drawing tools

I’ve been exploring what there is on my allotment, including all the things I have inherited from the previous owner(s). As well as plants and the structure of beds that contain them (or not!), there are many other objects and materials with potential use to me. The site is a sort of palimpsest, a record of the different layers of activity and lives that have worked the plot.

Rusty old tools, which at first seemed pretty useless, are being put to use at times – if a hammer is a bit rusty it still works as a hammer! I’ve been drawing some of these tools and other objects using my home-made inks. These are made from previously gathered walnuts and oak galls, neither of which I am likely to find on my plot. But I have plans for making inks with things that do grow here.

Drawing really makes me look at the detail of these objects: the nature of the surfaces; the curve of a handle; the structures that make up the forms. It is deep looking and allows for good thinking time.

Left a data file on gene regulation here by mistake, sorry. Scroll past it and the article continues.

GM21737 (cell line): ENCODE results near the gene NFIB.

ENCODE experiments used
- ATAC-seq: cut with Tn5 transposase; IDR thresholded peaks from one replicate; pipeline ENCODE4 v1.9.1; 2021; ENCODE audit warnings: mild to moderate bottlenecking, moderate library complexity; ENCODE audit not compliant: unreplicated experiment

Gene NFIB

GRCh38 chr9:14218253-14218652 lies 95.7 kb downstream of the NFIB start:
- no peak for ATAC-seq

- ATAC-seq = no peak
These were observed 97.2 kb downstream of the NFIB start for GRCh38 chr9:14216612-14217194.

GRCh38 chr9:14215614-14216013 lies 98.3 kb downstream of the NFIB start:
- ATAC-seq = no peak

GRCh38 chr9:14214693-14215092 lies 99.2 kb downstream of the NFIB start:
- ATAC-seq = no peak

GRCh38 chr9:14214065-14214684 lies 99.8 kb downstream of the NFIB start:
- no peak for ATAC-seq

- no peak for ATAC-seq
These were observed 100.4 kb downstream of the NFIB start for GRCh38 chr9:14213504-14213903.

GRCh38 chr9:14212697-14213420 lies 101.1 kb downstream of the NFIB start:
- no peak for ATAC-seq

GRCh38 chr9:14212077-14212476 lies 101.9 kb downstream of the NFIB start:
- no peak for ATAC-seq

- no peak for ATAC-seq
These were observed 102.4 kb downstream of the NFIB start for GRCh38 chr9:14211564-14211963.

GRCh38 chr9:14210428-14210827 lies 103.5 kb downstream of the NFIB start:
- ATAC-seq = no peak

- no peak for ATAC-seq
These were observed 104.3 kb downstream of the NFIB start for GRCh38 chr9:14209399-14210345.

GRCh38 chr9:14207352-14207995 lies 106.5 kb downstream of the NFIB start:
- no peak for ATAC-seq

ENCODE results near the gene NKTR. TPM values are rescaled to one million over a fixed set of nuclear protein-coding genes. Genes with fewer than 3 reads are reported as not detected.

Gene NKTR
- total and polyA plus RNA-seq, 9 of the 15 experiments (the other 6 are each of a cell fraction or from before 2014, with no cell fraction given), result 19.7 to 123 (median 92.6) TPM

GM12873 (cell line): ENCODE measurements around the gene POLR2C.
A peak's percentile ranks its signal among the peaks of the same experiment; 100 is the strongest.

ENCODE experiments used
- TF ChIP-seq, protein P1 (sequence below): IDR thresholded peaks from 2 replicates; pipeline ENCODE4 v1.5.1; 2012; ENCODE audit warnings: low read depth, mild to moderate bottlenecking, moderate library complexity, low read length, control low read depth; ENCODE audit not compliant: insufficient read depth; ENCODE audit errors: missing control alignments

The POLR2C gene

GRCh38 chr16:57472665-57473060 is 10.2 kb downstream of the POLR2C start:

I’ve really enjoyed drawing recently. Drawing is an important part of my practice but the product of it is usually not shared. I’ve been drawing with graphite and home-made oak gall ink, which has captured a surface quality that I’m really pleased with.

I found this squashed rusty bucket a couple of years ago and it has been sitting waiting for attention in my studio. It is squashed flat so that the metal has creased and folded like cloth. It reminds me of one of Cornelia Parker’s steam-rollered objects.

I have been studying galls of as many varieties as I can find. This drawing will form part of work I will be showing with the Textile Study Group later this year. I’ll write more about that another time…